Source: Poll Bludger
The Victorian election is living up to its billing as the latest battlefield in new paradigm politics, with the Liberals finding themselves shunted from the front pages by a stoush between Labor and the Greens. At issue are the professional activities of the Greens candidate for Melbourne, Brian Walters, SC, who has been targeted over his legal work for accused war criminal Konrad Kalejs and a company associated with coal mining. After a furious response from the legal fraternity and the liberal end of the Melbourne media (The Age playing a tellingly distinct role in the controversy from the Sunday Herald Sun), most have concluded Labor’s attack has badly misfired, with Andrew Crook of Crikey going so far as to argue it has doomed Melbourne MP Bronwyn Pike to certain defeat. The correctness of this view depends largely on the resolution of the campaign’s other Greens-centric controversy: the split in the Liberal Party over whether to continue placing the Greens ahead of Labor on how-to-vote cards.
The fact is The Greens can not direct preference in the lower-house and as such they can not offer an exchange with the Liberal Party in order to gain Liberal party Preferences. Without Liberal Party support the Greens are unlikely to win any Lower house seat. They only won the Federal seat of Melbourne on the Back of Liberal Party whose candidate came in third place with only 19% of the vote
VEXNEWS reports on the growing dissent at the prospect of the Liberal Party electing Green Candidates in the lower house who could realistically hold the balance of power in a hung parliament. Something that many Liberal Votes do not support. The first week of the State Campaign has been overshadowed by Green Preference deals. Liberal Party leader Ted Baillieu lost the ABC election debate on the basis of his attempt to avoid this pertant and pressing question. Will the Liberal Party do a deal to reference the Greens in Inner City seats?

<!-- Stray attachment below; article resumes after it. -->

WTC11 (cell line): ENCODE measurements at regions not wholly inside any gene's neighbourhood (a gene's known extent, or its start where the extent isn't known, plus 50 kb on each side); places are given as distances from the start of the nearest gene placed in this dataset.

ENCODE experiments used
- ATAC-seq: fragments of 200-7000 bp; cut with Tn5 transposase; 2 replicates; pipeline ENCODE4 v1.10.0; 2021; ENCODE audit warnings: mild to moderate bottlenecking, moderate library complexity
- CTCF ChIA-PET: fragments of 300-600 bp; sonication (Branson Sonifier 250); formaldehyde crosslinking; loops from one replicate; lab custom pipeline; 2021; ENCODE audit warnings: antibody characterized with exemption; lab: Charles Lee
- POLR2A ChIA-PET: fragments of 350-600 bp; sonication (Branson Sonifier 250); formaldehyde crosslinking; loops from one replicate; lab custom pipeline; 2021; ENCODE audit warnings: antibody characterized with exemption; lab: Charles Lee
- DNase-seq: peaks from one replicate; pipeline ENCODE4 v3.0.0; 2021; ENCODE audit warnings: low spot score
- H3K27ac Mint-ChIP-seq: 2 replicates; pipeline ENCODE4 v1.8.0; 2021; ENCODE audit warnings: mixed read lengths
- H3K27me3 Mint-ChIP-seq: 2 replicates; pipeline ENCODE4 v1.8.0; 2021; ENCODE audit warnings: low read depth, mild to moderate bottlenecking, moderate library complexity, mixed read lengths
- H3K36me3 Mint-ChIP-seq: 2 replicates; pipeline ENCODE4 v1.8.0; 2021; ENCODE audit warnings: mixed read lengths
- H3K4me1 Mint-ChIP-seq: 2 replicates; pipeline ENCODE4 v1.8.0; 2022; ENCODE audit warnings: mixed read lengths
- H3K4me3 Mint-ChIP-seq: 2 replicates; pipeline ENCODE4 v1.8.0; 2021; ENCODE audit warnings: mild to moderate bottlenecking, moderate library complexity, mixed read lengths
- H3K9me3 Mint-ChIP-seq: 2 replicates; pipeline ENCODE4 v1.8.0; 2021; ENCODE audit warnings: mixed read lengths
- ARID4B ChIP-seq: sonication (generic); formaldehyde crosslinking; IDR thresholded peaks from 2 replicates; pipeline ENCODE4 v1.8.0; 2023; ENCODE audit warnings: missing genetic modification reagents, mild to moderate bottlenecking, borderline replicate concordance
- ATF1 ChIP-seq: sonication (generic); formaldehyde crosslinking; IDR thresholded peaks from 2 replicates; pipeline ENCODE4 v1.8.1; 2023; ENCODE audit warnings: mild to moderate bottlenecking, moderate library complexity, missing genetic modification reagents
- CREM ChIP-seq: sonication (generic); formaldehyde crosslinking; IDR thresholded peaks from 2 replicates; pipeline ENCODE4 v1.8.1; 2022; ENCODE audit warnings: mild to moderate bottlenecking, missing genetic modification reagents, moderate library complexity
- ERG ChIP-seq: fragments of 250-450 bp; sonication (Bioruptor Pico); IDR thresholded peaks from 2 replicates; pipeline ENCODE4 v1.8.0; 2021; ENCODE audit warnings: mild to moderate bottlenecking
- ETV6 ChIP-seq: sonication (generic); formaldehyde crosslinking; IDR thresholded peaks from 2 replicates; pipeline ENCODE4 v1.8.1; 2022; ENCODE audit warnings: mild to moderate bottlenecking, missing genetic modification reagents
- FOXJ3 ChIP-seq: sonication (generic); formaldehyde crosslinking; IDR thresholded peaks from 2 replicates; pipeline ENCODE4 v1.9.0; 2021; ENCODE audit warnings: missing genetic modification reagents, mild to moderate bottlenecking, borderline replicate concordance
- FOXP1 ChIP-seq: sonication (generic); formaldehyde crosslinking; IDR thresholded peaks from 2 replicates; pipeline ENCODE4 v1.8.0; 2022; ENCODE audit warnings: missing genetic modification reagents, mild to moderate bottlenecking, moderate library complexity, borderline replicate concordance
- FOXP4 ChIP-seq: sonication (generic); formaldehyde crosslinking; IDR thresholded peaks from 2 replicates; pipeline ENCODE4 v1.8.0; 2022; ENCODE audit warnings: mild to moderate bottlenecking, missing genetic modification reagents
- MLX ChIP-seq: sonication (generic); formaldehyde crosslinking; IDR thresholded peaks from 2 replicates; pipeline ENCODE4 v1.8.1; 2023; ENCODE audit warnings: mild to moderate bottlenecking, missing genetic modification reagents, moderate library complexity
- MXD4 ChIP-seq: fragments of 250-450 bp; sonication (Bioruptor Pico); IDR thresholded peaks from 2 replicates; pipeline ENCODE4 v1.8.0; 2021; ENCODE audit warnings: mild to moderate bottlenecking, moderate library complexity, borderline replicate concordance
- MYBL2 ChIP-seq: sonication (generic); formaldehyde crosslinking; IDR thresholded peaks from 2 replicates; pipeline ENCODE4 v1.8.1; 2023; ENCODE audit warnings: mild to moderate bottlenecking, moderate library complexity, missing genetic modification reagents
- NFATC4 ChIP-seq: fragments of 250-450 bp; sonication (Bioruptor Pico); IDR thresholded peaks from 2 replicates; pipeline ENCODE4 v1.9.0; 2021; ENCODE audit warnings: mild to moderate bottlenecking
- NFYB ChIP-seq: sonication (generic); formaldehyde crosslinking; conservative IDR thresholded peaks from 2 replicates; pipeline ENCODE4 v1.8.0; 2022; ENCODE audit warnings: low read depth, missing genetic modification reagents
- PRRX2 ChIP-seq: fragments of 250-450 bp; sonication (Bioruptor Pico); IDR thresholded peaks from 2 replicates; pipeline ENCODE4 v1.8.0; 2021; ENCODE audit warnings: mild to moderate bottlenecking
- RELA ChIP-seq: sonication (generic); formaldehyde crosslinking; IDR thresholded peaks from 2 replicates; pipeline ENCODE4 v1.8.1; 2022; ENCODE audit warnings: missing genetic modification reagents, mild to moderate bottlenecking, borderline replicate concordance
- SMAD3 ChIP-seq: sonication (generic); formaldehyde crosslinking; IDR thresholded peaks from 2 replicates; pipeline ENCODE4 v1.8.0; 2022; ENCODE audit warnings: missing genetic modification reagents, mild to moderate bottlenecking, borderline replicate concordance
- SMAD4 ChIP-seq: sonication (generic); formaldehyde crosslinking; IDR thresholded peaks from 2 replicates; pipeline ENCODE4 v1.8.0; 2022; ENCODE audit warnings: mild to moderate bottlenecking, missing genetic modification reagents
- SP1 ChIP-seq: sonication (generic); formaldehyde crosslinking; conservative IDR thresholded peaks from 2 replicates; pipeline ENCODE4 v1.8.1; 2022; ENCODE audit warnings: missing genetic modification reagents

The only deal the Greens can do is to exchange preferences in the upper-house where the Greens can direct preferences thanks to the "above-the-line" group voting ticket. In 2006 The Greens relied on Liberal surplus vote preferences in order to get elected. The tide has turned and the Greens are likely to have a surplus of their own. Analysis of the 2010 Senate vote indicates that the Greens can determine who will win in two to four upper house seats.
So we are facing a situation where the Greens will try and trade preference deals upper-house for lower-house seats. If the Greens preference the Liberal Party or submit a split ticket they are likely to suffer a backlash from the voters. Even those Green supports who vote below-the-line will still contribute to a Green surplus which will fuel the Green Ticket vote and flow on to the Liberatl/National Party. The only way it wont be transfered is if the Greens fall below the 16.67% quota.